Should you use inverse ETFs to protect yourself from a market crash?
2022 recorded the worst first half for the S&P 500 since 1970 — falling over 20% by June 30. Still, there was no shortage of savvy, lucky, or risk-oblivious investors turning a profit during the bear market.
A popular tool to bet against the market is inverse ETFs like the ProShares Short S&P 500 (NYSE:SH) — which aims to deliver the daily 1x inverse return of the S&P 500. If the S&P 500 went down 1% in a day, $SH would rise 1%.
WARNING: Inverse ETFs generally make for poor long-term holds, and they:
- …are only accurate for a single day. If the S&P 500 is down 5% for the week, the inverse ETF won’t be up exactly 5%. The difference can become even larger during longer holding periods.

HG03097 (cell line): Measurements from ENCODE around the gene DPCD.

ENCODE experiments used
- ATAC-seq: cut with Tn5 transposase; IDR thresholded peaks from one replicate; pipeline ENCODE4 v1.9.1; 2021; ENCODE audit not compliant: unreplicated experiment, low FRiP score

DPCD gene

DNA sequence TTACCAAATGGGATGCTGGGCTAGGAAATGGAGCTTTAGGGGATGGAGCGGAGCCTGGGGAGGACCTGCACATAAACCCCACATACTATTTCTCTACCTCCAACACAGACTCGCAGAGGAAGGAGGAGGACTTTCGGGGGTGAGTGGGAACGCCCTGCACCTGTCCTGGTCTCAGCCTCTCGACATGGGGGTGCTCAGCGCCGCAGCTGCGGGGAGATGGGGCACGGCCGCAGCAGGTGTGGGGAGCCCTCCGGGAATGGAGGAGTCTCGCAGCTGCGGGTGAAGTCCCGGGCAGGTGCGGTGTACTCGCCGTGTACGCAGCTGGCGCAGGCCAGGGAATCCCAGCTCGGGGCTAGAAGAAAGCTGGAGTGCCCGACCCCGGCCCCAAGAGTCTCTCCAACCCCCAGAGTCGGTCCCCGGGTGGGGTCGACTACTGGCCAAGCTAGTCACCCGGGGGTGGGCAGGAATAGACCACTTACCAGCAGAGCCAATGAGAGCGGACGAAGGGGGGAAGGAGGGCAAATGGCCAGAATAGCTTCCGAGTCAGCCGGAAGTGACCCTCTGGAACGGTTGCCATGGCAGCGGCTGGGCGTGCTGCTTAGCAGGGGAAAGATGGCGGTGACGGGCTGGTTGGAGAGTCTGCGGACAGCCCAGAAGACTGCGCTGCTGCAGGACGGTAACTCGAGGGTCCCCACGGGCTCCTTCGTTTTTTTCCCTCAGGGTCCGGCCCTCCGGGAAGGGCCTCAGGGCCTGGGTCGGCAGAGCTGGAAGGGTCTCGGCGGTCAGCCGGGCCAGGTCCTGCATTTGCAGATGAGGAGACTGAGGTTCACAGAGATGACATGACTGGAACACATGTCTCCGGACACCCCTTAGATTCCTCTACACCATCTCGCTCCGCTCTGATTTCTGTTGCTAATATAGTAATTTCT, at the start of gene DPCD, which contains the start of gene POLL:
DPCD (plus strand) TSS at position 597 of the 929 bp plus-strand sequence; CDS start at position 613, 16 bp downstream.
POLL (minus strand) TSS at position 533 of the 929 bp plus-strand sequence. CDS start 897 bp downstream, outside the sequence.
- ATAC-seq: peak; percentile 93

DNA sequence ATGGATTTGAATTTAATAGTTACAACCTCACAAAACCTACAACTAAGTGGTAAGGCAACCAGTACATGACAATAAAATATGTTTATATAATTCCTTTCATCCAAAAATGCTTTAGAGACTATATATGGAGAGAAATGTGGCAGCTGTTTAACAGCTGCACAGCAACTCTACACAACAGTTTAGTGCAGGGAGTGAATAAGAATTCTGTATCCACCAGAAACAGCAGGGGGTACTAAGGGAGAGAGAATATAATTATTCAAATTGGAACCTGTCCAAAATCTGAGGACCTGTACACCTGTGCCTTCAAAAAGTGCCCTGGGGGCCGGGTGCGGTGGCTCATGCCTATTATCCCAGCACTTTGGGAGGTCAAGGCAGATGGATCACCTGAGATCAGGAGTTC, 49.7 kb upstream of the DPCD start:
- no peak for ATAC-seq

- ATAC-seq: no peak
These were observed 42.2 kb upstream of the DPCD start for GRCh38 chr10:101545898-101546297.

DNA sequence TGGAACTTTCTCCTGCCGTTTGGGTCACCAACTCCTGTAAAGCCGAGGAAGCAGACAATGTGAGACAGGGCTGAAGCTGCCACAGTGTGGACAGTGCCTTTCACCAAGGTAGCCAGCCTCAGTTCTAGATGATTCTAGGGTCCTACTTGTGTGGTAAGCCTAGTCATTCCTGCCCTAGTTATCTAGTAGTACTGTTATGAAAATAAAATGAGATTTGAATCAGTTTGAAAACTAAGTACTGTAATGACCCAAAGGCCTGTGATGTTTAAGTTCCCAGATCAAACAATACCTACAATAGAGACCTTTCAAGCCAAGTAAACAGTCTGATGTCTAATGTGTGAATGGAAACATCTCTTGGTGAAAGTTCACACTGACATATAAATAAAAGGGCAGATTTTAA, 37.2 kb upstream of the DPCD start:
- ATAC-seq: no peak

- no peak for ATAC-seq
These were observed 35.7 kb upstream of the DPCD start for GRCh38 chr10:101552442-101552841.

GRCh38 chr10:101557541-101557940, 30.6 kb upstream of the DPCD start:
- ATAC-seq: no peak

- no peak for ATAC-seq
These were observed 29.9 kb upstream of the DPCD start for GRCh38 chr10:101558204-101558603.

- …charge high expense ratios. $SH charges 0.88% annually (i.e., $88 in fees on a $10,000 investment) vs. the 0.03% charged by the Vanguard 500 Index Fund ETF (NYSE:VOO) — ~30x cheaper.
Want more reasons to avoid inverse ETFs?
1/ “Stonks go up” (in the long run). The S&P 500 returned an average annual return of 10.5% since 1957, and betting against it would have been a losing battle. If you bought $SH, your long-term return would have looked like the chart above.
2/ They give investors another decision to make. Now that we know they’re bad long-term investments, those who bought inverse ETFs have another decision to make: when to sell? And we know investors are notoriously bad at market timing.
Can’t resist inverse ETFs? Make sure your plan is short-term. Set risk management guidelines for position sizes, take profits and set stop-losses. Sounds like too much hassle? Sticking to low-cost, “vanilla” ETFs might be a better option.